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Authors: John R Frith
Published by: Allied Business Academies
Published in: "Academy of Marketing Studies Journal", 1998
Length: 22 pages

Abstract

Market orientation is a strategy for achieving superior business performance. Empirical research has shown it to be effective in both large and small firms. This study examined the market orientation/performance relationship in minority and woman-owned small firms, a population that has not been selected for study in previous research reported in the literature. The study sample consisted of 1040 minority and woman-owned small firms in Central Texas. Two instruments were used to measure market orientation. The Deshpande and Farley (1996) Summary Scale for Market Orientation was found to be the most robust for this study of minority and woman-owned small firms. Study results using this instrument showed a significant positive relationship between market orientation and performance as measured by sales growth rate and customer retention, but not return on sales. A discussion of the possible causes for the absence of a market orientation/profit relationship is included, along with suggestions for ways to achieve a market oriented posture in minority and woman-owned small firms. Study limitations, application to theory, and suggestions for further research are presented.

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Abstract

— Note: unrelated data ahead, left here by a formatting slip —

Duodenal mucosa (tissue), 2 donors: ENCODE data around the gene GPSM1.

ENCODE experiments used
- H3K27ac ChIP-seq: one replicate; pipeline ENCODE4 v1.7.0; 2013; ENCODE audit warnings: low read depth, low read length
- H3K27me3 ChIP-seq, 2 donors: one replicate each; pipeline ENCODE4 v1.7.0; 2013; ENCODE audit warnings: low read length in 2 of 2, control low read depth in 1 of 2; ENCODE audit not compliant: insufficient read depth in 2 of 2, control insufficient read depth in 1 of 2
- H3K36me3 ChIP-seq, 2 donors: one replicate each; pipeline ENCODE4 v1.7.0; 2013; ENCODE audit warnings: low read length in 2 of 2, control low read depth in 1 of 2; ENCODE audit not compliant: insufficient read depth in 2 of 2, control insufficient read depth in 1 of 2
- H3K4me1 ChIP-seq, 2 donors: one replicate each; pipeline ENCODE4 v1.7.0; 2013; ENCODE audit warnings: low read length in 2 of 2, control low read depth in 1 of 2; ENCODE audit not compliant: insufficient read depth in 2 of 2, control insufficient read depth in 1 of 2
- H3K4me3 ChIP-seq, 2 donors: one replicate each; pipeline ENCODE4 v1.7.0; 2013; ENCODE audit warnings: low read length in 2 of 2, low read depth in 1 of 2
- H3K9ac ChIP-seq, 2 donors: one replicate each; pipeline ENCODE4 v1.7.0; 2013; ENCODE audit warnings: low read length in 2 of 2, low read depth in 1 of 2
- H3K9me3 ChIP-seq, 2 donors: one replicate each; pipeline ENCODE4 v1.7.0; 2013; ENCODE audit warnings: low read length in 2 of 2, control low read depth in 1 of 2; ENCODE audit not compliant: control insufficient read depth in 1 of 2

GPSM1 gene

Market orientation is a strategy for achieving superior business performance. Empirical research has shown it to be effective in both large and small firms. This study examined the market orientation/performance relationship in minority and woman-owned small firms, a population that has not been selected for study in previous research reported in the literature. The study sample consisted of 1040 minority and woman-owned small firms in Central Texas. Two instruments were used to measure market orientation. The Deshpande and Farley (1996) Summary Scale for Market Orientation was found to be the most robust for this study of minority and woman-owned small firms. Study results using this instrument showed a significant positive relationship between market orientation and performance as measured by sales growth rate and customer retention, but not return on sales. A discussion of the possible causes for the absence of a market orientation/profit relationship is included, along with suggestions for ways to achieve a market oriented posture in minority and woman-owned small firms. Study limitations, application to theory, and suggestions for further research are presented.

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